By signing K-Rod, Mets made the safe pick

December, 9, 2008
The signing of Francisco Rodriguez addresses one of the Mets' biggest weaknesses, adding probably three wins of value over the Mets' in-house options for late-game relief. It doesn't finish their bullpen -- and they still need to add a starter (Derek Lowe?) -- but it clearly makes them better.

On the plus side, the Mets signed the safest closer on the market in K-Rod. Their last foray into the free-agent closer market, with Billy Wagner, didn't work out, as Wagner -- who'd had only one serious arm injury in his career before coming to the Mets -- got hurt. Rodriguez has never been on the disabled list and has made at least 64 appearances in every year since his first full season, when he appeared in 59 games in 2003 but was often used for multiple innings. If Rodriguez gets hurt, the Mets can at least point to the clean health record, whereas signing Kerry Wood -- who has significantly better stuff and a better short-term track record of missing bats -- brought more risk, both actual health risk and the risk of a backlash if Wood's arm fell off.

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There are some red flags with Rodriguez that the switch in leagues won't fully obscure. Rodriguez's velocity has been in decline for several years now, and he's added a changeup while reducing his use of his best pitch, the sharp slider that was his out pitch in the early years of his career. The deprecation of his slider has led to a decline in his strikeout rate, from 33.1 percent of opposing hitters in 2006 to a career-worst 26.7 percent in 2008. The drop in velocity and concerns about the violence in his delivery make him a potential injury risk in spite of the health record, much as scouts and executives saw B.J. Ryan, who had never spent a day of his pro career on the DL prior to signing with the Blue Jays, as a breakdown risk when he was a free agent after 2005. Rodriguez was limited to a maximum of one inning in 2008, which both limits his value to the Mets and makes you wonder if the Angels were concerned about something specific in K-Rod's arm.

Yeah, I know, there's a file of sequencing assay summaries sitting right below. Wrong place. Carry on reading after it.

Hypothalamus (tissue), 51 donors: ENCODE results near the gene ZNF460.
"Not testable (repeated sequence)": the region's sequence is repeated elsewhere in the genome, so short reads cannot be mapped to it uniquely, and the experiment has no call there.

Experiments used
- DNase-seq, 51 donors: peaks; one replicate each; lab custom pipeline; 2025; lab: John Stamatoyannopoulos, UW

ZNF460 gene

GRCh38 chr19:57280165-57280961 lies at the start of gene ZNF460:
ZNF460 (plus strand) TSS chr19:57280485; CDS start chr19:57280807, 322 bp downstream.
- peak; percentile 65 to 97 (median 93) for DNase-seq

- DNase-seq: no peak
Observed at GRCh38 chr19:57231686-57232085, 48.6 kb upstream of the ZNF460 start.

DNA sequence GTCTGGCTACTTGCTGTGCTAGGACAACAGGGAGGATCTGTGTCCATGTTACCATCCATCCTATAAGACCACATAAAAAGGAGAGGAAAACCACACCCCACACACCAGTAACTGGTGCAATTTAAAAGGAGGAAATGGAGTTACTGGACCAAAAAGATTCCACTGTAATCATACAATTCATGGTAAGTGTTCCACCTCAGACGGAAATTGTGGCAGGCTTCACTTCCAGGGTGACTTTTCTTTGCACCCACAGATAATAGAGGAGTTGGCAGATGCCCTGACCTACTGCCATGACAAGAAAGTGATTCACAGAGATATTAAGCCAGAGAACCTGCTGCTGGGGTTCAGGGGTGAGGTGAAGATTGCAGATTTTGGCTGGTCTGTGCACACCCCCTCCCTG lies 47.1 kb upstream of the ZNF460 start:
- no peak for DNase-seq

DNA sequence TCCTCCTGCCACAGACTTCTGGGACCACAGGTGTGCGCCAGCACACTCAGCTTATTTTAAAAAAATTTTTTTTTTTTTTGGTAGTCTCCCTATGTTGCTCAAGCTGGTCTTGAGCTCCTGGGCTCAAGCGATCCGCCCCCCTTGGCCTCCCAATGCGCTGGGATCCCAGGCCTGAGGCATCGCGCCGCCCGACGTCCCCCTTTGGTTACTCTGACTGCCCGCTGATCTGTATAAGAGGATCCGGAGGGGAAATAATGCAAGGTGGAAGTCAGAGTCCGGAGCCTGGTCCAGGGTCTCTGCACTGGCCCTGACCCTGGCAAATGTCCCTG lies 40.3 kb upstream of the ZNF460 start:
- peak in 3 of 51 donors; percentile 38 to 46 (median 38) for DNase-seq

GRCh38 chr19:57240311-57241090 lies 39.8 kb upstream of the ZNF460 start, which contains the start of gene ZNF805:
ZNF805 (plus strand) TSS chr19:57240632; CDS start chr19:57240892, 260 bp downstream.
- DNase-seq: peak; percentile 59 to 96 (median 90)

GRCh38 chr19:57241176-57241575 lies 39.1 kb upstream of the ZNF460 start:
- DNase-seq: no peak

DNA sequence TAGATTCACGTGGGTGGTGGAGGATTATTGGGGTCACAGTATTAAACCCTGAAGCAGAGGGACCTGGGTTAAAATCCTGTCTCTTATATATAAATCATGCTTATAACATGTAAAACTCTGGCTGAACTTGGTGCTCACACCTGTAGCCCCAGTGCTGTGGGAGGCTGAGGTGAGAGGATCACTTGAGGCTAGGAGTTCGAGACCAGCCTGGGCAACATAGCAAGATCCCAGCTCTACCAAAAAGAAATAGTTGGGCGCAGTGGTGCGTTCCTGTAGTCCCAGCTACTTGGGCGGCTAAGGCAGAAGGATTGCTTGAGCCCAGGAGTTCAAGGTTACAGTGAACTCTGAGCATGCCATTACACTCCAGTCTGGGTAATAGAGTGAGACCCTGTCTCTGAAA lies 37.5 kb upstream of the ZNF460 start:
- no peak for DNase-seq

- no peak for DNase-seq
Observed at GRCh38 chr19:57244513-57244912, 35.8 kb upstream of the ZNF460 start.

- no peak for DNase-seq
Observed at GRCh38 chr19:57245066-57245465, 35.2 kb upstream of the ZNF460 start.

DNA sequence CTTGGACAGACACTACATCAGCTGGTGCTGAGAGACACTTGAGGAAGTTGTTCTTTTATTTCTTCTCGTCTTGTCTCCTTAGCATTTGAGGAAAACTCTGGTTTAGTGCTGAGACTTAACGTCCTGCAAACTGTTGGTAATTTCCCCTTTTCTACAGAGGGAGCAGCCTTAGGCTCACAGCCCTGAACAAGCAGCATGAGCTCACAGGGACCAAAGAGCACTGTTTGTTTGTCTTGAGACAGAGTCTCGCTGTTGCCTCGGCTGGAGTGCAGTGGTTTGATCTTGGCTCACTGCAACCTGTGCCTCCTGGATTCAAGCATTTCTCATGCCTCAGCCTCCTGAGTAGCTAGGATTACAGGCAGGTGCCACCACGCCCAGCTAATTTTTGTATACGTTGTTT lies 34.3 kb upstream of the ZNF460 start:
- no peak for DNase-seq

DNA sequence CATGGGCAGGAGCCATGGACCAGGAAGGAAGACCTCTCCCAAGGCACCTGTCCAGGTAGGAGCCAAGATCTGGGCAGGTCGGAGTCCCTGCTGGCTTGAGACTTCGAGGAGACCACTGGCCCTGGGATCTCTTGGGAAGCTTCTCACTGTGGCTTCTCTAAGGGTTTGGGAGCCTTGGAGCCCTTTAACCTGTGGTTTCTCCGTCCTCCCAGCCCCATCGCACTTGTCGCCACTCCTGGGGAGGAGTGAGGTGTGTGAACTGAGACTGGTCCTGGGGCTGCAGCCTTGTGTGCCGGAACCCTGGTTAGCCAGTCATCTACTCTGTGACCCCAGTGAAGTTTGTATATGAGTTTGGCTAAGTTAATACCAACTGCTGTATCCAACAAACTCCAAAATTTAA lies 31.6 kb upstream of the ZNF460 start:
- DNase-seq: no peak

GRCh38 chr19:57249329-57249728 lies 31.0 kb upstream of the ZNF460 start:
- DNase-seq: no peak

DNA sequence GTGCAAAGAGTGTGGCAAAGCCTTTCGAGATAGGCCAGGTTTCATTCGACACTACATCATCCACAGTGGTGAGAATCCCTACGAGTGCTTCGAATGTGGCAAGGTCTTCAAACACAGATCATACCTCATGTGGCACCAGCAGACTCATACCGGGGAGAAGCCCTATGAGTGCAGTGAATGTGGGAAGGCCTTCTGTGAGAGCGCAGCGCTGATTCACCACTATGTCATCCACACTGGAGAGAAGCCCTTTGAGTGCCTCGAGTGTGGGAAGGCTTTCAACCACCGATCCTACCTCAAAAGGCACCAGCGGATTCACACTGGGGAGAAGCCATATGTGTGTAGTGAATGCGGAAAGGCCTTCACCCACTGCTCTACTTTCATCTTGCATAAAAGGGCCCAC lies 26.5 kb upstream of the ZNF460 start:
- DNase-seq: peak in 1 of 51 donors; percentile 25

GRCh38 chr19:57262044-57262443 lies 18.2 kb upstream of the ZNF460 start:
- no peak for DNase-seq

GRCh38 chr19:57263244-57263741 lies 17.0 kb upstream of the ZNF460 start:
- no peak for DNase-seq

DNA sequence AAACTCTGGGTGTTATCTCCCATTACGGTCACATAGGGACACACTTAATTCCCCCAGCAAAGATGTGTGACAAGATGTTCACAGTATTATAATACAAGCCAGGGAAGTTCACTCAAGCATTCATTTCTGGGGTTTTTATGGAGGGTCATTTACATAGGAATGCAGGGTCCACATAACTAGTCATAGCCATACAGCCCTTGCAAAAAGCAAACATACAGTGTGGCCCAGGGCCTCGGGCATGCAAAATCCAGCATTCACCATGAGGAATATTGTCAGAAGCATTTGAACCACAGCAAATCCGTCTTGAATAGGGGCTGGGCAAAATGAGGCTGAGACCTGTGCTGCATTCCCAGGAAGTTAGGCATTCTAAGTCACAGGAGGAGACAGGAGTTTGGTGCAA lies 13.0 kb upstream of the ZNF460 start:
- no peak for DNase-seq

The contract will run four years if Rodriguez stays healthy enough to trigger the vesting option, which will probably put him at $13-14 million in 2012. Note that Rodriguez does not have to be effective to trigger the option -- merely healthy enough to pitch -- so it's better to think of this as a four-year deal with an insurance clause in case he should blow out in the first three years. Four years is a long deal for any reliever, but it's particularly so for a reliever who's showing some signs of decline and is probably a worse-than-even bet to be worth $13-14 million four years down the road.

The Angels are now in line to receive the Mets' first-round pick plus a compensatory pick after the first round, which will help them restock a farm system that has thinned out over the past few years. (If the Mets sign Lowe, the Angels will still receive the Mets' first-round pick and the Dodgers will receive the Mets' second-round pick.) The Angels could slide Jose Arredondo into the closer role and continue to let Scot Shields set up, and they might be a fit for a free-agent reliever who could fill the spot Arredondo would vacate.

Keith Law

ESPN Senior Writer



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